What is dentistry doing to better serve older adults?

Dentists are experiencing a quiet revolution in their offices as the number of older patients increases steadily and their treatment centers more on natural teeth. The profession knows that this burgeoning population group is wearing fewer dentures and is keeping natural teeth longer. Also, we know that some patients in this group require special consideration because reduced mobility and dexterity may make daily oral hygiene difficult. In addition, medical conditions and impairment are factors that dentists take into account for certain patients. Sometimes, lack of awareness about available treatments and techniques leads older patients to make false assumptions about their dental health and tolerate conditions such as toothaches, bleeding gums and clicking dentures. Dentists are gaining practical information on how to effectively manage the treatment needs of older patients. Many dental societies have set up access programs to assist older adults, individuals with physical or mental disabilities and indigent persons to receive care.

Dentists are increasingly sensitive to the special needs and the importance of dental health in the older patient. Older adults are more health-conscious as a group than ever before. Their oral health is an important part of their overall health and the dental profession is committed to providing the treatment and guidance older adults need to maintain it.

Why do my teeth seem darker?

One of the changes you may notice as you grow older is that it’s harder to keep your teeth clean and white. This is because the sticky, colorless layer of bacteria, called plaque, can build up faster and in greater amounts as we age. Changes in dentin, the bone-like tissue that is under your enamel, may also cause your teeth to appear slightly darker.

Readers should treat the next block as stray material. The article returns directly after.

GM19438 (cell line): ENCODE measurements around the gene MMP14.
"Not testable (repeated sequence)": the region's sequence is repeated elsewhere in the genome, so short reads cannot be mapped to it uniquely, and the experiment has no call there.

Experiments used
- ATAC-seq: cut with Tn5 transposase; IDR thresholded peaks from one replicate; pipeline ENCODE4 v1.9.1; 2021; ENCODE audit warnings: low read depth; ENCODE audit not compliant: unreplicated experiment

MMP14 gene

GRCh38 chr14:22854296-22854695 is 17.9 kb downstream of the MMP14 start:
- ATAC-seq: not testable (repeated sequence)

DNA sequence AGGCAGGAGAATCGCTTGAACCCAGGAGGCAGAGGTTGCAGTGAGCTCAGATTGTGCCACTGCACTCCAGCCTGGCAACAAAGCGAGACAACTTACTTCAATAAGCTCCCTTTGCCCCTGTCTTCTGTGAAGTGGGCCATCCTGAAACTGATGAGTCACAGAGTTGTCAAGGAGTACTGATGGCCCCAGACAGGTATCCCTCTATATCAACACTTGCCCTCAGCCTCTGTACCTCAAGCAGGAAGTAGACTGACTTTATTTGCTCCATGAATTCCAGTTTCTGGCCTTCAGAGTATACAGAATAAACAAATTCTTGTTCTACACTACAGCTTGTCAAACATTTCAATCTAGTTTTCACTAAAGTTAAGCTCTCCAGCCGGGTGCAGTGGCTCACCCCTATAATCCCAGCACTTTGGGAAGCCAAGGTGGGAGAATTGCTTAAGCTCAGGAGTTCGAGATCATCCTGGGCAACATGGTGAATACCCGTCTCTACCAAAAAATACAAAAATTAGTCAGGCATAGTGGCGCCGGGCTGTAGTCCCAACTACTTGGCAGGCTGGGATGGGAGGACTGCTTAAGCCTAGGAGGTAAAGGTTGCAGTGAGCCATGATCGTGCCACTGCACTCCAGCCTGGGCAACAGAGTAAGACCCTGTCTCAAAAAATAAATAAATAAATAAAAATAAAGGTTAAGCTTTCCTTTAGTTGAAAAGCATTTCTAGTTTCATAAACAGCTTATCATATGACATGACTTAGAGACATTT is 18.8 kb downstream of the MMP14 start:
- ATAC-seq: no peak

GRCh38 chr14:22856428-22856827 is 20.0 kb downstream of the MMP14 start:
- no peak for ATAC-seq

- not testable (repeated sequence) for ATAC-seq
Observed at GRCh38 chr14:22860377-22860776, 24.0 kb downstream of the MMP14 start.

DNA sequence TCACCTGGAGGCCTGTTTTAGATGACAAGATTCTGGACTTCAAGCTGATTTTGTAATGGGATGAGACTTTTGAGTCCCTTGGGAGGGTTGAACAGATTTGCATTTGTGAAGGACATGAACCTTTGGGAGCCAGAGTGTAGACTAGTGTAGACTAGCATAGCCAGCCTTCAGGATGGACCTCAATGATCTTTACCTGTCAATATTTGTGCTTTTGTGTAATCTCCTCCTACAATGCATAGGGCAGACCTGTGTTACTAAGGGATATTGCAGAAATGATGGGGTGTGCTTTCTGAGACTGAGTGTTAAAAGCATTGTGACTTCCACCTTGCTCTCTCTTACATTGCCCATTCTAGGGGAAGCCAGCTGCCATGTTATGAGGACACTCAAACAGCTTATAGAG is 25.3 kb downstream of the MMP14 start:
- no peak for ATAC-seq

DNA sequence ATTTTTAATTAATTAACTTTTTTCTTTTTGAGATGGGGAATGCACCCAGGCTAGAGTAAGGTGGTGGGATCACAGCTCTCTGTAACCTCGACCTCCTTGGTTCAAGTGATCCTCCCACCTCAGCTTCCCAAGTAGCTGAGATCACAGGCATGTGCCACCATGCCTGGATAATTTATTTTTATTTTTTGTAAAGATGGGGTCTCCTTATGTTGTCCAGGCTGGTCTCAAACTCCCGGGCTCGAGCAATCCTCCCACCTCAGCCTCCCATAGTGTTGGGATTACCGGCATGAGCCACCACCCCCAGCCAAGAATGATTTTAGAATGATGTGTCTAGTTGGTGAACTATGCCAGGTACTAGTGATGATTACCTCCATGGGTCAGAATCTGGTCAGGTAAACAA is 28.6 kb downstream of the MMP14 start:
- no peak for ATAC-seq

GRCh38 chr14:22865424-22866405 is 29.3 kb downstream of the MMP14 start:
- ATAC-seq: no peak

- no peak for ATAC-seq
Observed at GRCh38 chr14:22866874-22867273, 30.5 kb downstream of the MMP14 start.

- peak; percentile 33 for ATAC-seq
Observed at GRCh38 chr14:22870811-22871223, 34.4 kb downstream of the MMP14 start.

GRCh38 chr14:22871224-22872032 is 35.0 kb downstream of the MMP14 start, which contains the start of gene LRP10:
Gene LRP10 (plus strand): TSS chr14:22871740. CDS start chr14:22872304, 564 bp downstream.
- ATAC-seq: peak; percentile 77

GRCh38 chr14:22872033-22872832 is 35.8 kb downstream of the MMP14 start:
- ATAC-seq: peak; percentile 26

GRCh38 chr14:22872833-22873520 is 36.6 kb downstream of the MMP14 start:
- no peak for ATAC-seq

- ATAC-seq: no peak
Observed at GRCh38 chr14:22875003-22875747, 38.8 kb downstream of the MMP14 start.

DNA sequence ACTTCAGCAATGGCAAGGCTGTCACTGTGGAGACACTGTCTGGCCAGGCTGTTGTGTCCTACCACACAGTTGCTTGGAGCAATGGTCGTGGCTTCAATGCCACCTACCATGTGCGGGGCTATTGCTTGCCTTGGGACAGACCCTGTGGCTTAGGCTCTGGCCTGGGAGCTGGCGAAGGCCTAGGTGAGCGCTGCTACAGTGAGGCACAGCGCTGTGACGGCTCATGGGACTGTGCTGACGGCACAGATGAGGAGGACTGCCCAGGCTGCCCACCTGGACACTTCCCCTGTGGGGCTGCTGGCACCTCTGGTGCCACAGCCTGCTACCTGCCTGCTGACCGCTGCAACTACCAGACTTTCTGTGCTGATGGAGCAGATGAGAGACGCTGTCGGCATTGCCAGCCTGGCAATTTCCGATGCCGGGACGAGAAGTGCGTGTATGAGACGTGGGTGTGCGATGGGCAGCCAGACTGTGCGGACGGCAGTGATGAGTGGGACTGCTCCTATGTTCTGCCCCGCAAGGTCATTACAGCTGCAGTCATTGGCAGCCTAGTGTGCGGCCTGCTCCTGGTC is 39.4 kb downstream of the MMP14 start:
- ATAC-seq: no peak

Why does my mouth feel dry?

Reduced saliva flow that results in a dry mouth is a common problem among older adults. It is caused by certain medical disorders and is often a side effect of medications such as antihistamines, decongestants, pain killers and diuretics. Some of the common problems associated with dry mouth include a constant sore throat, burning sensation, problems speaking, difficulty swallowing, hoarseness or dry nasal passages. Left untreated, dry mouth can damage your teeth. Without adequate saliva to lubricate your mouth, wash away food, and neutralize the acids produced by plaque, extensive cavities can form.

Your dentist can recommend various methods to restore moisture. Sugar-free candy or gum stimulates saliva flow, and moisture can be replaced by using artificial saliva and oral rinses.

Why am I losing my sense of taste?

You may find that you are losing your appetite due to a change in your sense of taste. Several factors can cause this change. Besides an age-related decrease in the sense of taste and smell, certain diseases, medications and dentures can contribute to a decrease in your sense of taste.

Additional senior dental care topics which may be of interest to you:



Cardiovascular Disease & Oral Health